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Worker, Retiree and Employer Recovery Act of 2008

On December 23, 2008, then President Bush signed into law the Worker, Retiree and Employer Recovery Act of 2008 (Act). The Act responds to the recent economic downturn and provides relief for certain participants and beneficiaries of employer-sponsored defined contribution plans and for companies that sponsor these plans. The Act also includes technical corrections to the Pension Protection Act of 2006 (PPA) and provides limited relief from the defined benefit pension plan funding rules enacted by the PPA.

Suspension of required minimum distributions for 2009

The Act’s main benefit to individuals is the suspension of required minimum distributions (RMDs) for the 2009 calendar year from an employer-sponsored defined contribution plan (e.g., a 401(k) plan, a profit sharing plan, a 403(b) plan, a 457(b) plan or an individual retirement account (IRA)). A participant in a defined contribution plan is required to start taking RMDs by the "required beginning date" of April 1 of the year following the later of (a) the calendar year during which the participant attains age 70½ or (b) if the participant is not a more than 5% owner of the employer, the year in which the participant retires. Additional RMDs must be taken no later than each December 31 thereafter, including a second RMD by December 31 of the calendar year in which a "required beginning date" of April 1 occurred. Similar RMD rules apply to an IRA.

Because of the drastic drop in the stock market in recent months, many participants’ retirement account balances have suffered. Although RMDs for the 2008 calendar year were not suspended, Congress provided relief for the 2009 calendar year, as described below and in Internal Revenue Service Notice 2009-9. At this point, RMDs are still mandated for the 2010 calendar year.

  • The relief only applies to RMDs for the 2009 calendar year. A retired participant who turned 70½ in 2008 and whose "required beginning date" is April 1, 2009 must still take an RMD (which is actually attributable to the 2008 calendar year) by April 1, 2009. The participant, however, will not have to take an additional RMD for the 2009 calendar year. If a retired participant turns 70½ in the 2009 calendar year, the participant does not have to take an RMD for the 2009 calendar year, but must take an RMD for the 2010 calendar year.
  • A participant who passes away before distribution of benefits occurs must also satisfy certain RMD rules. In many cases, the participant’s account balance must be totally distributed to the beneficiary within five years of the death of the participant. (There are different rules for distributions to a surviving spouse of a deceased participant and, under certain circumstances, when the account balance is distributed in periodic payments.) In applying the five-year rule, the Act allows a beneficiary to ignore the 2009 calendar year. Thus, if a participant passed away in 2006, the account balance normally should be fully distributed to the beneficiary by December 31, 2011. With the suspension of RMDs for the 2009 calendar year, the account balance now must be fully distributed to the beneficiary by December 31, 2012.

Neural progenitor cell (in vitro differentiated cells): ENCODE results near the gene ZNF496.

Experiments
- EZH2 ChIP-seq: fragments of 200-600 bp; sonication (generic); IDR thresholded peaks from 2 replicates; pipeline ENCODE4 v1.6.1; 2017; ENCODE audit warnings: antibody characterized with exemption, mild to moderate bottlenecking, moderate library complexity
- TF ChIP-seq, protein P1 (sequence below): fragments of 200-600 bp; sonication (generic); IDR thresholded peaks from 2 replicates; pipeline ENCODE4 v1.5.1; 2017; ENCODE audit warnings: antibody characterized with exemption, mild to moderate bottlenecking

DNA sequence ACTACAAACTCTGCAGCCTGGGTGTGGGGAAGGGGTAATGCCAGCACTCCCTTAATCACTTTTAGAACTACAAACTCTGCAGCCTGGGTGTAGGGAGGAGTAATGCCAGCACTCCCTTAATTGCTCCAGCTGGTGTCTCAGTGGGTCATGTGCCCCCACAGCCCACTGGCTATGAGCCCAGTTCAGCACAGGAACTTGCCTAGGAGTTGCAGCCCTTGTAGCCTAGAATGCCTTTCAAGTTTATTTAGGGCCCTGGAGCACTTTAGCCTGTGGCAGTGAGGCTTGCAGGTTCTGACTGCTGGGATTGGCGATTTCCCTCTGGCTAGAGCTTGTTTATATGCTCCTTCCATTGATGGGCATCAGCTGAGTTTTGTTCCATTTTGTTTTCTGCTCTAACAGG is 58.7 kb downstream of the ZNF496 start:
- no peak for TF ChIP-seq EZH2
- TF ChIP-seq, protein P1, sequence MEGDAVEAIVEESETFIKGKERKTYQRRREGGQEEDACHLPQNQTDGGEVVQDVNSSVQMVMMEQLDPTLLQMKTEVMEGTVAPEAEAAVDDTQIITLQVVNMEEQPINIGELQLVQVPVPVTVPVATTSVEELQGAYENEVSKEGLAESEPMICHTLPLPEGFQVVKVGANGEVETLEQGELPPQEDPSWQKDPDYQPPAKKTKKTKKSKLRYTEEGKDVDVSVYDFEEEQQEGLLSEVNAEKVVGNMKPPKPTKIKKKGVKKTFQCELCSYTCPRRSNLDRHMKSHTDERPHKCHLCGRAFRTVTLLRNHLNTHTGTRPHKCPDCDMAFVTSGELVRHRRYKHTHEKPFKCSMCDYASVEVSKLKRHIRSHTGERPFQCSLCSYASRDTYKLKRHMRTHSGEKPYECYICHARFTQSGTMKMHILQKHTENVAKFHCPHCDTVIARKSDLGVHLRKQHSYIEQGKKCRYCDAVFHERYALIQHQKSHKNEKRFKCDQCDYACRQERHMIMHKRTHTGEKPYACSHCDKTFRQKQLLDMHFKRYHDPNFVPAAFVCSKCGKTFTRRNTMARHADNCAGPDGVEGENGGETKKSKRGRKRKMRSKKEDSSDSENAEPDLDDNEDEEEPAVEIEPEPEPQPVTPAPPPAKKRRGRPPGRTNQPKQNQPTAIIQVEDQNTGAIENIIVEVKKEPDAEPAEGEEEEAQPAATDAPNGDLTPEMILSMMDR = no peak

• Distributions that would otherwise have been RMDs for the 2009 calendar year may be rolled over to another employer-sponsored plan that accepts rollovers or to an IRA. Other direct rollover rules, including direct rollover notices and the mandatory 20% income tax withholding requirement, do not apply to such distributions.

Non-spouse beneficiary rollovers

For plan years starting after December 31, 2010, the Act provides that an employer-sponsored plan must allow a non-spouse beneficiary the ability to elect a direct rollover of an eligible distribution from the plan to an "inherited" IRA.

Defined benefit pension plans

The Act also provides relief to employers who sponsor defined benefit pension plans. The Act helps by relieving some of the funding requirements found in the PPA.

  • Asset Smoothing. To help mitigate the impact of the declining stock market on plan assets, the Act provides that a defined benefit pension plan can "smooth out" these losses over 24 months in determining the plan’s funded status.
  • Transition Funding. The Act also amends the funding shortfall transition rule to allow a defined benefit pension plan that fails to meet the transition funding target percentage for a plan year (92% for 2008 and 94% for 2009) to use the transition rules (instead of a funding target percentage of 100%). For example, if a plan was 91% funded for the 2008 plan year, it had a funding shortfall of only 1% and thus will only have to fund a maximum of 94% for the 2009 plan year, instead of the full 100% as required previously.
  • At-Risk Plans. The PPA provided that when a defined benefit pension plan has a severe funding shortfall (ratio of the plan’s assets to the plan’s funding target for a plan year is less than 60%), the plan must freeze future benefit accruals. The Act provides that for the first plan year beginning on or after October 1, 2008 and not later than September 30, 2009, the ratio from the previous plan year (if it was greater than the current plan year’s ratio) may be used to determine whether benefit accruals must be frozen.

We recommend that you review your employer-sponsored plan and IRA to determine whether provisions of the Act could be helpful. Remember too, that amendments to reflect changes to an employer-sponsored plan will need to be timely adopted.

  • Partner

    Mary is partner with a focus on employee benefits. Her practice includes design and compliance of qualified retirement plans and employee welfare benefit plans, including COBRA, and nonqualified deferred compensation ...

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